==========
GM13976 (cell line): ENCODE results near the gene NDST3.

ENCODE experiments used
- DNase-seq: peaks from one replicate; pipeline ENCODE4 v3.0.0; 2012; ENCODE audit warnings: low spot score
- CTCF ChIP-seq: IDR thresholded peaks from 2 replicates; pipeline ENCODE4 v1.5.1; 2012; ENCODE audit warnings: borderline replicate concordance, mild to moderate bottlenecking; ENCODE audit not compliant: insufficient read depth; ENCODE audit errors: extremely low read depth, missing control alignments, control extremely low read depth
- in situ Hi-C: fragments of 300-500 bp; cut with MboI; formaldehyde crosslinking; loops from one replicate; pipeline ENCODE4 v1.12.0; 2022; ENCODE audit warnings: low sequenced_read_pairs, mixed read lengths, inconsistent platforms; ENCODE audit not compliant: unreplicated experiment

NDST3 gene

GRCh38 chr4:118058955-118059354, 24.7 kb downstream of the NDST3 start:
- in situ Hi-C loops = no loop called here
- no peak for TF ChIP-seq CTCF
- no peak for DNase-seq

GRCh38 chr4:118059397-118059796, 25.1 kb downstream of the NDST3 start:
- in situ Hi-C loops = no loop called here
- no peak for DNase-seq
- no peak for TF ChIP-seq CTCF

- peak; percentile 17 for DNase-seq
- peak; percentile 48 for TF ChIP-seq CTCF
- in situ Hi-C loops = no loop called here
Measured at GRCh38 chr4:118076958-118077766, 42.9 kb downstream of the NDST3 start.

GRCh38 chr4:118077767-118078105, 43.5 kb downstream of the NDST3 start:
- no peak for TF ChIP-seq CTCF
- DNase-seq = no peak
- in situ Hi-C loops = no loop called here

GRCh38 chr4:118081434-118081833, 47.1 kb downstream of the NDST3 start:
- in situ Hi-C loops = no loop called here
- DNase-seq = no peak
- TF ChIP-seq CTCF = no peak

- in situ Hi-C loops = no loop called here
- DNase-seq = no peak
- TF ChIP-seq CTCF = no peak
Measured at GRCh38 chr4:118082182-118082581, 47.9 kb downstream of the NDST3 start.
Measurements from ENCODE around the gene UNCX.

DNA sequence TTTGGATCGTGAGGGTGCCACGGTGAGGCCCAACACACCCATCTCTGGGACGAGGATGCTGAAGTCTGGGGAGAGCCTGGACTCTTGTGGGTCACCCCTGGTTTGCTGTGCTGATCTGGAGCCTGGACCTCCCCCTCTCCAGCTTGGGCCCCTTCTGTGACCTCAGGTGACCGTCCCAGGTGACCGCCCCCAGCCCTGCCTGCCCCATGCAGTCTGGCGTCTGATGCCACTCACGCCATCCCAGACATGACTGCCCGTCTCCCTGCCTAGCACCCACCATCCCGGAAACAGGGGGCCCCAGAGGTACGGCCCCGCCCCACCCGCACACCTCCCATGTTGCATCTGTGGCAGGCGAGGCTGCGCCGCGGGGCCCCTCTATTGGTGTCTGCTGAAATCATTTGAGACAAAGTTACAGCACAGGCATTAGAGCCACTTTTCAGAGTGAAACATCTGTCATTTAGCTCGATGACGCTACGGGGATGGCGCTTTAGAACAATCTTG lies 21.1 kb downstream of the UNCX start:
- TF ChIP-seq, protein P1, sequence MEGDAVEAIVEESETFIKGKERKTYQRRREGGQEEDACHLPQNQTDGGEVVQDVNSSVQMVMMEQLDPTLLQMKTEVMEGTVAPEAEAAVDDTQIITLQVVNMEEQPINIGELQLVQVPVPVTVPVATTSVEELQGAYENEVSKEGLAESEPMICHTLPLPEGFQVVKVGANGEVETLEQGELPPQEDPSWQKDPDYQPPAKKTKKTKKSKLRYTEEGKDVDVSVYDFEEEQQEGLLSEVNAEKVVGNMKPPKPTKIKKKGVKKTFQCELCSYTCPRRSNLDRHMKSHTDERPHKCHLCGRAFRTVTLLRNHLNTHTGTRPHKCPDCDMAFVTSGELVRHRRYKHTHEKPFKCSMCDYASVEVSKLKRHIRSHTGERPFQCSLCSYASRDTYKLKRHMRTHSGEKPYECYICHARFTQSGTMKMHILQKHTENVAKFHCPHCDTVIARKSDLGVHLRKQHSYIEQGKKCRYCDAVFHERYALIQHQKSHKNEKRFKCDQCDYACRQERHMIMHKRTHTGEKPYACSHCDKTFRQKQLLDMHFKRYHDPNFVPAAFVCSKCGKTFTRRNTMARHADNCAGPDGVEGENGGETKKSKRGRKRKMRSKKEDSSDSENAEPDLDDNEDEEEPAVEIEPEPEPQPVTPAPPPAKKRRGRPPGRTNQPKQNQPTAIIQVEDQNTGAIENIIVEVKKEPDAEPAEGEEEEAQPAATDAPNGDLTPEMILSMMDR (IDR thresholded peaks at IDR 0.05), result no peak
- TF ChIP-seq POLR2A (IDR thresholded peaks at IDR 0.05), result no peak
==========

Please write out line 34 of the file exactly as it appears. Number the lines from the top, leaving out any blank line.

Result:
- TF ChIP-seq POLR2A (IDR thresholded peaks at IDR 0.05), result no peak